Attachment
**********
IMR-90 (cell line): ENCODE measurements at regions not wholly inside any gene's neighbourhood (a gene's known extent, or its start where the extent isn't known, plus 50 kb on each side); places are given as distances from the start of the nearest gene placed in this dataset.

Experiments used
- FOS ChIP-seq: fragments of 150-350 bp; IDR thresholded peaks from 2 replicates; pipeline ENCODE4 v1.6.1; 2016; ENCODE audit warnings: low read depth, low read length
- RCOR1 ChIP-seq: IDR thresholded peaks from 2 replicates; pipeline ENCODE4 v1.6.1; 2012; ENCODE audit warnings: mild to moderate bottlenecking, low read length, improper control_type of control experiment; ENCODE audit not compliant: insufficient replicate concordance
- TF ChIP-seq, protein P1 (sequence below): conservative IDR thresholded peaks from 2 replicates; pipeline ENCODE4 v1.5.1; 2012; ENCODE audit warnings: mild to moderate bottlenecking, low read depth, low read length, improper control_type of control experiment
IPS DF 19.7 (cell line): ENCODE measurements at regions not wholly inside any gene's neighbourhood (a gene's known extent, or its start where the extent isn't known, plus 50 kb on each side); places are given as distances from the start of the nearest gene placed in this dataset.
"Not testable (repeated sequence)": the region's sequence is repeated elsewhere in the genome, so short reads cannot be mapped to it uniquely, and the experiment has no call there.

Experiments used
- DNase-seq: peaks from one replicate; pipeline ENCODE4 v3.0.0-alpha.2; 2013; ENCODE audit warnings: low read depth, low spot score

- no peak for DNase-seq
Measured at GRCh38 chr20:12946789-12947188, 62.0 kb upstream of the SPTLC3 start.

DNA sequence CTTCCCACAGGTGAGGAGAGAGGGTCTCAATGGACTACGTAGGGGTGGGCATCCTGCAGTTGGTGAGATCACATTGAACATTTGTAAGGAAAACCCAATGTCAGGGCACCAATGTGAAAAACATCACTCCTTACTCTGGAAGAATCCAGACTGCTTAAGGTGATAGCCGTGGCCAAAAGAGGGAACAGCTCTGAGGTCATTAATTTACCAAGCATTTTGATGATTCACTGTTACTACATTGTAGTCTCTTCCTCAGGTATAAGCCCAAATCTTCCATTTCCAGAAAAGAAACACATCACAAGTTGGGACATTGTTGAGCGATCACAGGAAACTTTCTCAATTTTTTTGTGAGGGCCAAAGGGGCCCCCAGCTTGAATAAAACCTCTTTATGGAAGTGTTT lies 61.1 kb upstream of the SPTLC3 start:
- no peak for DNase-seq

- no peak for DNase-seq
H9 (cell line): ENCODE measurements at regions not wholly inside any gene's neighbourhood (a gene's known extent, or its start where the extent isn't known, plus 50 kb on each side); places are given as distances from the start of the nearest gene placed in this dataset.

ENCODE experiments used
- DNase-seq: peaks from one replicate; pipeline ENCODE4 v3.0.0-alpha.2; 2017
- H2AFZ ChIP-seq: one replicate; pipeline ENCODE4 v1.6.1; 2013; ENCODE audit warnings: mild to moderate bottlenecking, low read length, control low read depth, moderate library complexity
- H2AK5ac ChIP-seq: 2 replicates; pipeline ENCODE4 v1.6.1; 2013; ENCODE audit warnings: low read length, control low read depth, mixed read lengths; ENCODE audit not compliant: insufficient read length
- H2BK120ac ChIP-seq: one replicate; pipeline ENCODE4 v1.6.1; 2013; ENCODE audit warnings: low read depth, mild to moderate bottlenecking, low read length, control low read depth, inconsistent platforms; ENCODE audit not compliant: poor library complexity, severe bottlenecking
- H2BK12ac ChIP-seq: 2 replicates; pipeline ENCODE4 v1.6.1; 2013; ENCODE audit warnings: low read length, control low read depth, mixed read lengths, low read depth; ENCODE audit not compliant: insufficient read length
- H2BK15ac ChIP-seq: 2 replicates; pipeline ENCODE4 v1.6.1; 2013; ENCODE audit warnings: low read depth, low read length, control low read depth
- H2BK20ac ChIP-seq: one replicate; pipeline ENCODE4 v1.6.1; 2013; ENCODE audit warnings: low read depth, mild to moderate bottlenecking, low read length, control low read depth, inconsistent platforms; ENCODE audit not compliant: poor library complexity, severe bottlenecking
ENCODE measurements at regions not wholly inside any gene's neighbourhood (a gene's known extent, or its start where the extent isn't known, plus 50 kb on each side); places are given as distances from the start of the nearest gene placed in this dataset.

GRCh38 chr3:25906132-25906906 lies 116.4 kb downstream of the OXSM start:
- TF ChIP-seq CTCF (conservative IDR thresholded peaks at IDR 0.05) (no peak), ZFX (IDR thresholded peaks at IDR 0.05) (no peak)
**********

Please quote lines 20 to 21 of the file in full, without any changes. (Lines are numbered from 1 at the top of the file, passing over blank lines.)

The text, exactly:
- H2BK120ac ChIP-seq: one replicate; pipeline ENCODE4 v1.6.1; 2013; ENCODE audit warnings: low read depth, mild to moderate bottlenecking, low read length, control low read depth, inconsistent platforms; ENCODE audit not compliant: poor library complexity, severe bottlenecking
- H2BK12ac ChIP-seq: 2 replicates; pipeline ENCODE4 v1.6.1; 2013; ENCODE audit warnings: low read length, control low read depth, mixed read lengths, low read depth; ENCODE audit not compliant: insufficient read length